I am currently working on a Comic Book Pitch for Arthur King.
Writing a comic book pitch is a lot harder than I thought it would be. I actually believed that I already got it since I had a logline, a synopsis, and an outline ready to go. But a pitch is so much more than just a run down of your plot and, simultaneously, so much less. It is like squeezing concentrated story juice.
So I did some research and found a couple resources that have proven deadly helpful.
Comic Book writer Jim Zub (Skullkickers, Wayward) posted a four part blog post on how to write a comic book pitch. If you intend on ever pitching your book to and editor or a publisher, don’t waste your time and go read it now.
I spend all day yesterday trying to distill my story to its core essence and asking myself questions such as “Why should we care?” “What it is about?”
Though I have answers to those questions, the real challenge is to present your story in a concise and entertaining fashion. People are not interested in a simple run down of your plot scene by scene. Instead, you should spark their interest with a snappy logline. Show them your characters’ arc(s) and tell them the entire story in one paragraph or so. No more. You should also follow their guidelines, if any. For example, the editor I am sending my comic book pitch to wants no more than 3 pages.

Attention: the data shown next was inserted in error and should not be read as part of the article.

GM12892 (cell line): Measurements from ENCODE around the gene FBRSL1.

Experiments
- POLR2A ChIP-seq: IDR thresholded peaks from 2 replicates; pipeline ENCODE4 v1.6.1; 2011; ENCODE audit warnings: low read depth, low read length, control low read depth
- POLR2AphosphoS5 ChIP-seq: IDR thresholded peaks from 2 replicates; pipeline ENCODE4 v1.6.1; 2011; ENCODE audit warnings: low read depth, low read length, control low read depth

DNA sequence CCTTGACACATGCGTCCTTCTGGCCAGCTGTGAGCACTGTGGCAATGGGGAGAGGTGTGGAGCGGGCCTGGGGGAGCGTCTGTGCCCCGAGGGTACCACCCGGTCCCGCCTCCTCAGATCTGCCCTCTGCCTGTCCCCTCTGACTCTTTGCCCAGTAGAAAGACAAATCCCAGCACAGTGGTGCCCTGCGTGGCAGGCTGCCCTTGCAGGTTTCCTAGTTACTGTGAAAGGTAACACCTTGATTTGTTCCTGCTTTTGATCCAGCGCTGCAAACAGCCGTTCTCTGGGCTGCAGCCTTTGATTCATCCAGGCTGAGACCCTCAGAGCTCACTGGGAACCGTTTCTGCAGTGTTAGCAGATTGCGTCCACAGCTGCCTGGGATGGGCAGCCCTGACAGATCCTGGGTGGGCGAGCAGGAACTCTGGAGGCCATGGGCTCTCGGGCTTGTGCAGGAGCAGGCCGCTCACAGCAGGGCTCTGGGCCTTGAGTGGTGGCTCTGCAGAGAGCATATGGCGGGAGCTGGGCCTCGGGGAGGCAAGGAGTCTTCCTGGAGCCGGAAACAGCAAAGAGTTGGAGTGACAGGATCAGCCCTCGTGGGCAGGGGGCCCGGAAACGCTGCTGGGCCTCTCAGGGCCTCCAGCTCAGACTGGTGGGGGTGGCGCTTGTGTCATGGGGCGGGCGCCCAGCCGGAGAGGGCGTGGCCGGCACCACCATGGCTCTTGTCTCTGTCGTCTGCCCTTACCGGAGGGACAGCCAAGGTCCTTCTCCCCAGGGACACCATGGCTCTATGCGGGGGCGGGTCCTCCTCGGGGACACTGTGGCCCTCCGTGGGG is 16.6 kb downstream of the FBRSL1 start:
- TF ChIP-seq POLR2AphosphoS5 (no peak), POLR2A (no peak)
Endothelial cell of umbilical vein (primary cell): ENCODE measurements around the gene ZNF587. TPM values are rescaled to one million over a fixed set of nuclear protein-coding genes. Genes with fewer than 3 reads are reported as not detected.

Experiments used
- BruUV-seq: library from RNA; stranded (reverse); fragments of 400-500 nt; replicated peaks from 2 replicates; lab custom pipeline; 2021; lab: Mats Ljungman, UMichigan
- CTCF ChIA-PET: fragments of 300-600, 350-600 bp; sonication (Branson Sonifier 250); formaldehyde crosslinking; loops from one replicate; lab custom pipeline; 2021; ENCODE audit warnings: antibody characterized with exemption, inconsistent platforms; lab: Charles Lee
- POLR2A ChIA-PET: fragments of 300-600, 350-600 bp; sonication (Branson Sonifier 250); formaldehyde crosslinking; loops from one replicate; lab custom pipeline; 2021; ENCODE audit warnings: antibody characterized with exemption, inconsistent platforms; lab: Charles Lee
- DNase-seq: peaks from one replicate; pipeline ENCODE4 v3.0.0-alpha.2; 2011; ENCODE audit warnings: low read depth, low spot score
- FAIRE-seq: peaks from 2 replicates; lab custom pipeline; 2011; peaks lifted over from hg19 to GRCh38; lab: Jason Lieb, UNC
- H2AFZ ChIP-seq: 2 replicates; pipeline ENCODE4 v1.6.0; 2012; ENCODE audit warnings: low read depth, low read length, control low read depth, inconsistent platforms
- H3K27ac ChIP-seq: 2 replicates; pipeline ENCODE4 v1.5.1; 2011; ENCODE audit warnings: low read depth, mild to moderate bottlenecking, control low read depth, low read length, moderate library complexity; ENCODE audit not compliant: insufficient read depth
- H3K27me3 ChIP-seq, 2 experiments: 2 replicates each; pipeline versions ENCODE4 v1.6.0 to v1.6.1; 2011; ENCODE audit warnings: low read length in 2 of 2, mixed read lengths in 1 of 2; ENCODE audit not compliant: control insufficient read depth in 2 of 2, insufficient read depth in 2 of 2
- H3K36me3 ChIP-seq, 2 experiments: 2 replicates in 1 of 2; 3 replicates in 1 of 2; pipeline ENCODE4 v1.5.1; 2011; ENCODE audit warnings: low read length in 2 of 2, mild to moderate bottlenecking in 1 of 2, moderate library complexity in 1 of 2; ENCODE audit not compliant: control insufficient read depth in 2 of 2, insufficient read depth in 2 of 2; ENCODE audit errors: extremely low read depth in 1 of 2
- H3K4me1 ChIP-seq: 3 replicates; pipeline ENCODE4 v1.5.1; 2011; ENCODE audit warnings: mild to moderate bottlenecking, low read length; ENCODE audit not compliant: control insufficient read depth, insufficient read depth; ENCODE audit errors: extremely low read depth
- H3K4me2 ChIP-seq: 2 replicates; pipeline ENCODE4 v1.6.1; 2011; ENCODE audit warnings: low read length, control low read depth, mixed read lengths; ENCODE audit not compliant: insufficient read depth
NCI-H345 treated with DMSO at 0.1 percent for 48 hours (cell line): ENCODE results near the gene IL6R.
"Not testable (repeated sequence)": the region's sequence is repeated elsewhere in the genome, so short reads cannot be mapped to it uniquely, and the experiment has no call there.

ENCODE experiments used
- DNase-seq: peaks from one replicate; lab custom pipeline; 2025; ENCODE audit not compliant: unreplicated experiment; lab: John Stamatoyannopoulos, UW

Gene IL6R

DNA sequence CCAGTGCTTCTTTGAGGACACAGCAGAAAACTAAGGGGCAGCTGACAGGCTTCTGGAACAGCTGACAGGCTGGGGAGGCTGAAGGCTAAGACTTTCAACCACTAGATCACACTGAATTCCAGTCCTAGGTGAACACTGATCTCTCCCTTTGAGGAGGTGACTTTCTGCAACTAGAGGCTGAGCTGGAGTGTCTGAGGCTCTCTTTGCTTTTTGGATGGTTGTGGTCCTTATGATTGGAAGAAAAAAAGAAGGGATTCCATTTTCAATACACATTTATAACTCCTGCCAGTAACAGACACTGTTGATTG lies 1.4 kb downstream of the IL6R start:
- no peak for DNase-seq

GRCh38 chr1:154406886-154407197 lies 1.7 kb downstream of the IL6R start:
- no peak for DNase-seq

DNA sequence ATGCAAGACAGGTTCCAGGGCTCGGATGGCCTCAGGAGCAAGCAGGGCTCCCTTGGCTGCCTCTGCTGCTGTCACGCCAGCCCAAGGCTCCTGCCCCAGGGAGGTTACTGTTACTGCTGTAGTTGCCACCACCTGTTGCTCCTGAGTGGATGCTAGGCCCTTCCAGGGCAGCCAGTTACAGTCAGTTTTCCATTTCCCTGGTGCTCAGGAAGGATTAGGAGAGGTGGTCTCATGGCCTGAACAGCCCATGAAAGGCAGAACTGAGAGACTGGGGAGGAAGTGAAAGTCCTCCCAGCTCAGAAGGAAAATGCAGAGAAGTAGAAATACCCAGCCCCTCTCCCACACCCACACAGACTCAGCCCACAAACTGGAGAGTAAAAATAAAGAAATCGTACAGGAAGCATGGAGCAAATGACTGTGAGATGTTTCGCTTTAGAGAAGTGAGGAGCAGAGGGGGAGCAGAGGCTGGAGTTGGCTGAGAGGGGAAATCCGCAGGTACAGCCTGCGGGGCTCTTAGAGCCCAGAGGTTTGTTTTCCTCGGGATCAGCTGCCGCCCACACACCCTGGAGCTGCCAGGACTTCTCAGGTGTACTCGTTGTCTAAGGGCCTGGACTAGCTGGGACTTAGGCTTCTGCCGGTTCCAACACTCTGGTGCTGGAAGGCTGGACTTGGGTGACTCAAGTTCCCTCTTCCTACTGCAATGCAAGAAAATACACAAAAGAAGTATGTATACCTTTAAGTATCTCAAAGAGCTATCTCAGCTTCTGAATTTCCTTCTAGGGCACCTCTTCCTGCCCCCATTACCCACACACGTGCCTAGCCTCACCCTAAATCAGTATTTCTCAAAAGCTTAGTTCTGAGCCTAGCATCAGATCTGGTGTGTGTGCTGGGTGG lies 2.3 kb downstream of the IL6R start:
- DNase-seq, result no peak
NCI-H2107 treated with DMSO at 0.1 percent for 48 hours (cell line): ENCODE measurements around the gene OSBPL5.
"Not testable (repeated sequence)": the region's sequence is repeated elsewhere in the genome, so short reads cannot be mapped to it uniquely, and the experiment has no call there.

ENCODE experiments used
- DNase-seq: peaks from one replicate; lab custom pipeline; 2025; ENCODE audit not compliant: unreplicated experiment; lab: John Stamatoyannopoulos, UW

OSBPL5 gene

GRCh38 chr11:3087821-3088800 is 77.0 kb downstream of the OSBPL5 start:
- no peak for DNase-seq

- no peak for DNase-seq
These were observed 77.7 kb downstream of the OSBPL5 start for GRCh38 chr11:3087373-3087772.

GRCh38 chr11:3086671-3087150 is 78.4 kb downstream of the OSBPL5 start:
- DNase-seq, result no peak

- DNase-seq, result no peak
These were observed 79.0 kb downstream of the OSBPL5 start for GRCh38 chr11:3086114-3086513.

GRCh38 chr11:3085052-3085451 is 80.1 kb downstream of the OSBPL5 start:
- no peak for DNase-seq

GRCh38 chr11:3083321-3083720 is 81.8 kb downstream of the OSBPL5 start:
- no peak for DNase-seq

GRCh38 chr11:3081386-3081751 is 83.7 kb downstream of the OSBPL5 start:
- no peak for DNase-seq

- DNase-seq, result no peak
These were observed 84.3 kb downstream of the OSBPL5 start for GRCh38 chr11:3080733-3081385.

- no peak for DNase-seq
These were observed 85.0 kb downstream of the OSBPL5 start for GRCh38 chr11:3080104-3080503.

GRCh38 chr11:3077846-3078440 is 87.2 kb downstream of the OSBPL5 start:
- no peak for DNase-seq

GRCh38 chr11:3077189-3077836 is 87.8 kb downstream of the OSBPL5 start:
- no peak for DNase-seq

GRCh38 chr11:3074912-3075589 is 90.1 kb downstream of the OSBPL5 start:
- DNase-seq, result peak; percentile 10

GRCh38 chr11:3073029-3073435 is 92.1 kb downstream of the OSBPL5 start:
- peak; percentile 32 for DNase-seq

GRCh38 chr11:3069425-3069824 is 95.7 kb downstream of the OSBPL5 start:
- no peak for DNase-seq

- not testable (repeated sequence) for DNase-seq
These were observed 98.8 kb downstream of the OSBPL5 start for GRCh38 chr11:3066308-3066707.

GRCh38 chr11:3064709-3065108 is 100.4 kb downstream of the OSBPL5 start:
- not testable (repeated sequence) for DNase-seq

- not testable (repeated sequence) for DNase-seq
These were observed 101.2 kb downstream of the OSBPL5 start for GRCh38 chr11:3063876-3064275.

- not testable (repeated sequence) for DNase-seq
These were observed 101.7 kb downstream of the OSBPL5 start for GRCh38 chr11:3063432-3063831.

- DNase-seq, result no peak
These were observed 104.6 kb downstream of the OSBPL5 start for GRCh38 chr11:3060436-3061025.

What that pitch does right is that it has ART. Lots of it. You must include some kind of artwork; so yes, you must find an artist and work with them. It’s even better if you have sequential artwork, not just sketches.
What is wrong about this pitch is that I run through the entire story, basically providing a moment to moment outline. Loony is a 12 pages story and I ramble on for over a page and a half! Not good. Can you imagine if I did that for a 6 issue story arc? Yuk.
One more thing. Writer Brandon Seifert (Witch Doctor) has been sharing some of his pitches on his Facebook page. They are prime examples of what a one page comic book pitch should look like. Intriguing and quite brilliant. They make you want to read his stuff! And that’s exactly what your comic book pitch should do.